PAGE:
Cholesterol: What the Numbers Mean

Cholesterol: What the Numbers Mean

Cholesterol, we know that there is good and bad cholesterol, but do you know what the numbers mean?

When you get cholesterol screening blood work done, you find out what your cholesterol numbers are. But what do those numbers actually mean?

According to Harvard Medical School, a cholesterol score of 200 or less puts you in the ‘healthy’ category. 200-239 may be considered troubling by some physicians. A score of 240+ puts you in the high cholesterol category. What is important to know about your score is how the numbers are broken down between the two kinds of cholesterol.

LDL (Low-density lipoprotein) cholesterol is the bad cholesterol, which can clog blood vessels. The LDL score should be 100 or less.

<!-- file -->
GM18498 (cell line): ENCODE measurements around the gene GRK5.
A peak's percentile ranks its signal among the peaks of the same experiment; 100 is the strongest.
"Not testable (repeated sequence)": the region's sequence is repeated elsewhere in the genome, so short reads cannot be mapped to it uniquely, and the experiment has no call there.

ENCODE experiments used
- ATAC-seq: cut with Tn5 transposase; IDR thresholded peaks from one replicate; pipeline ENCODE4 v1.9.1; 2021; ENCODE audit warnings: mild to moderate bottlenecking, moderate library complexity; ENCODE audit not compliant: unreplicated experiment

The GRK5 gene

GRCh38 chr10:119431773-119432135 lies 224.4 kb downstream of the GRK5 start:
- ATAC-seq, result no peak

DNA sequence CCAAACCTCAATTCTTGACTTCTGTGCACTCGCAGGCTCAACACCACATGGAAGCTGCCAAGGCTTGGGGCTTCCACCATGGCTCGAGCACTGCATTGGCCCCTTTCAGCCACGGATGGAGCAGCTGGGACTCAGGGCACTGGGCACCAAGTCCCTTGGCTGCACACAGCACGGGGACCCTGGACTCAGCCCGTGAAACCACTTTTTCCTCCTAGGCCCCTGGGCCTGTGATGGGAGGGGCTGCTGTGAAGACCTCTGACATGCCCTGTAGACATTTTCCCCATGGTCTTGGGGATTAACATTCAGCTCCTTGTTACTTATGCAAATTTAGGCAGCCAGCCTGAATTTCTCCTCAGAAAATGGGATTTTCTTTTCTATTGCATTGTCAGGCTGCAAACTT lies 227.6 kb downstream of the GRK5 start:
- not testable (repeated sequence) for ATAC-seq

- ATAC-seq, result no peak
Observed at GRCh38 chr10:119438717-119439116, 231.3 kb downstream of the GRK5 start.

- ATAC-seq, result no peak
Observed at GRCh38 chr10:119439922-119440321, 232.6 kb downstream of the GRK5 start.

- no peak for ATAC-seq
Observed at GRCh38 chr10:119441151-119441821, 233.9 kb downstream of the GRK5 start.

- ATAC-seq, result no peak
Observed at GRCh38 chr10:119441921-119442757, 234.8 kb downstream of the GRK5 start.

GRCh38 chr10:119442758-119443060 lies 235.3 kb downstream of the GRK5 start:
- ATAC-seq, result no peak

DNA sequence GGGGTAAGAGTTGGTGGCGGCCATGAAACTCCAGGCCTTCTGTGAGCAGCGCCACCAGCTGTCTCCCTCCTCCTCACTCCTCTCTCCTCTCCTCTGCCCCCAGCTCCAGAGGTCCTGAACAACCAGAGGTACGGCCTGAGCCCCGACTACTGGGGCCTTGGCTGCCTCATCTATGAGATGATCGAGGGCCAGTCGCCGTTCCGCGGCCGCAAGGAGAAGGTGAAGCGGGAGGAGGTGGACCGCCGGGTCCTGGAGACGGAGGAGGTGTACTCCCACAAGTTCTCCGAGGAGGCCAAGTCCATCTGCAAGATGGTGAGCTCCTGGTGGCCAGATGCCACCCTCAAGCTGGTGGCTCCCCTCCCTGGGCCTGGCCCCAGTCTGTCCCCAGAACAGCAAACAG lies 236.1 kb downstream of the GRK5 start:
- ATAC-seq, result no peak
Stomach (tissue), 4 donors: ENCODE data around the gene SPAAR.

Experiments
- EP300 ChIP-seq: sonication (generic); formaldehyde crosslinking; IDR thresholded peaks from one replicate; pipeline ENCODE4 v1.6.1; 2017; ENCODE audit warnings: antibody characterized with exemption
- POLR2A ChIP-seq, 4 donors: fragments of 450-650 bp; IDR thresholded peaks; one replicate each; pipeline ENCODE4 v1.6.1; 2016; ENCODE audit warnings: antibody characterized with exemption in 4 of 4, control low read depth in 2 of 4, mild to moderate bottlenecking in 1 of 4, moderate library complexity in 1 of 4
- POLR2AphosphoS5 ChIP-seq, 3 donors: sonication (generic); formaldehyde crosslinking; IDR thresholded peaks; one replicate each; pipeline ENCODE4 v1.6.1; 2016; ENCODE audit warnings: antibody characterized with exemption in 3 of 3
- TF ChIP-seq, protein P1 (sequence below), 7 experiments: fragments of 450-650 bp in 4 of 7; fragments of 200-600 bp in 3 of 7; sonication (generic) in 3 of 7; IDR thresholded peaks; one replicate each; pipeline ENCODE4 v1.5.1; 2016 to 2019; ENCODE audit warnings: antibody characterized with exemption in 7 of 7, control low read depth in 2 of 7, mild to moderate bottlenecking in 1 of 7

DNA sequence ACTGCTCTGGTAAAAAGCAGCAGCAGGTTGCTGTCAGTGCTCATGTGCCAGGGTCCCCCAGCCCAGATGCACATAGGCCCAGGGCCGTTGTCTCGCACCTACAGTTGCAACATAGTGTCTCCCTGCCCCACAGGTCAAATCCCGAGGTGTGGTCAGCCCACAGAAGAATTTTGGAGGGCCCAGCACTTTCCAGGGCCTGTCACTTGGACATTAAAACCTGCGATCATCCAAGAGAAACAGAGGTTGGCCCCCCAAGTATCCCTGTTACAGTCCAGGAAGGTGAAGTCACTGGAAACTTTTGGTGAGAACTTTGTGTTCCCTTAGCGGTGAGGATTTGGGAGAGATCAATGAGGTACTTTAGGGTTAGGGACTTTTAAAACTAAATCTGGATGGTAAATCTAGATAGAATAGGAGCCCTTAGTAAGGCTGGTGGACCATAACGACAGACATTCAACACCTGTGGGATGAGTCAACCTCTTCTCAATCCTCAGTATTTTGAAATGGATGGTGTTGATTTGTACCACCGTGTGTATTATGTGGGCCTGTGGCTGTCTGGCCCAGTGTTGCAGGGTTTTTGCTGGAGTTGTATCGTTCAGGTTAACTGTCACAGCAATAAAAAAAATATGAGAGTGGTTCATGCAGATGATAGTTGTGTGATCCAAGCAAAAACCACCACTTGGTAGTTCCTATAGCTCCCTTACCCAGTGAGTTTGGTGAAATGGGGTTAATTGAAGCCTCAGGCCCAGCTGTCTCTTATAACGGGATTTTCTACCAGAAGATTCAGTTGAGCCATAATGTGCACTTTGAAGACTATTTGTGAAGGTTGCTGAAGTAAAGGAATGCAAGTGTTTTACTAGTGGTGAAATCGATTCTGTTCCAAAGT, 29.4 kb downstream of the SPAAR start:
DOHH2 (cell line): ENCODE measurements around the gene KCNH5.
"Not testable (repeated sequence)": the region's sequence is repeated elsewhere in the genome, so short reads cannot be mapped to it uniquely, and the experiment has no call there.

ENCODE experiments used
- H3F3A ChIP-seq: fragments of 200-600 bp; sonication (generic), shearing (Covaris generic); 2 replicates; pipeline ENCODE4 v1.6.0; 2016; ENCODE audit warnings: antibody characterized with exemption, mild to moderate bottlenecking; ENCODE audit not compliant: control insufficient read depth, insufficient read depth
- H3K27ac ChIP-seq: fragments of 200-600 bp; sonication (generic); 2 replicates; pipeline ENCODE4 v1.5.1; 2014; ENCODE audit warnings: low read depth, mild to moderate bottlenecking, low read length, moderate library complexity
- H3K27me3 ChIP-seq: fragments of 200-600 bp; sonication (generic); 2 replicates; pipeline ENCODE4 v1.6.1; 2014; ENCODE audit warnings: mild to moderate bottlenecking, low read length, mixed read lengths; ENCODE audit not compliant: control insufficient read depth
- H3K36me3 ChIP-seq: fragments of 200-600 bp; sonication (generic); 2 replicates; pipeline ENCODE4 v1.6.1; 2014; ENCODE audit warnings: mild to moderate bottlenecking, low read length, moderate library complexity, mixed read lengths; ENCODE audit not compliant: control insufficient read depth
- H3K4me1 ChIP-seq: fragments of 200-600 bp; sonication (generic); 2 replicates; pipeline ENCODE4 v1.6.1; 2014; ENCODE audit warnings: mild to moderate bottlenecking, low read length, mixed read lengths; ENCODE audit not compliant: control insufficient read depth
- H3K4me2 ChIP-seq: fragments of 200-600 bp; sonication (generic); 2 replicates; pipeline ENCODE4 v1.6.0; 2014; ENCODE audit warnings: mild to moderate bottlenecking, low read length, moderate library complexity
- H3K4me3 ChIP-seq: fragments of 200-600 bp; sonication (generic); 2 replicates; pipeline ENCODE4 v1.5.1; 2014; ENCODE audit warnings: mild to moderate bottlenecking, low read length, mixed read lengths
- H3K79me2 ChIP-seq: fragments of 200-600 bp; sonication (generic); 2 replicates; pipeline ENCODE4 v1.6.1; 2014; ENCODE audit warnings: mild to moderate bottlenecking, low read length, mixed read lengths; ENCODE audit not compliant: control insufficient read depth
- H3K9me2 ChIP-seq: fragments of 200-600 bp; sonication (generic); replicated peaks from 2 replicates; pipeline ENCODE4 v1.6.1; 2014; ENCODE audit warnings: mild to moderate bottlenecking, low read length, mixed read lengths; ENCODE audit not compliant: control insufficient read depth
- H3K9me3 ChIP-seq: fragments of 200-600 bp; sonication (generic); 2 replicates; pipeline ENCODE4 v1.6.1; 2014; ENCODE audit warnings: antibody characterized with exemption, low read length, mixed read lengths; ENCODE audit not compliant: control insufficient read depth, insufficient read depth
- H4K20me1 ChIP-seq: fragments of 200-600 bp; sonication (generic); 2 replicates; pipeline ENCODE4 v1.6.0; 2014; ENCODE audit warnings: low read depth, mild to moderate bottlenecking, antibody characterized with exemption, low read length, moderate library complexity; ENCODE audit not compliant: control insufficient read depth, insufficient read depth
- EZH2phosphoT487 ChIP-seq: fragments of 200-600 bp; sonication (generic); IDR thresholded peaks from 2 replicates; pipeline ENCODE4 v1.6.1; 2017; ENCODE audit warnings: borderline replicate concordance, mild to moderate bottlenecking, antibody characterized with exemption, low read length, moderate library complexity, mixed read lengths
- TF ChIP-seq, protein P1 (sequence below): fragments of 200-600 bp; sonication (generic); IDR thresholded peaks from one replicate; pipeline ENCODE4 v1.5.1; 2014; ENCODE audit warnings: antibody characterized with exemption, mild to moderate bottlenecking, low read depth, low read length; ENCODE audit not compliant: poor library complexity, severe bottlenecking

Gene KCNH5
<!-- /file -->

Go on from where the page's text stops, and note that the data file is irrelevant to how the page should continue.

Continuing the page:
HDL (High-density lipoprotein) cholesterol is the ‘good’ cholesterol.  An HDL score of 60 and above is believed to help protect you from heart disease, while a score of 40 or less puts you at risk.

Experts recommend that people aged 20 and over get screened every 4-6 years, unless they are in the high risk category. Some even say that teenagers should get screened as well. There is still some debate about an ideal score and how it really affects your health. Also remember that everyone is different and there are various factors that contribute to high cholesterol, including genetics and family history.

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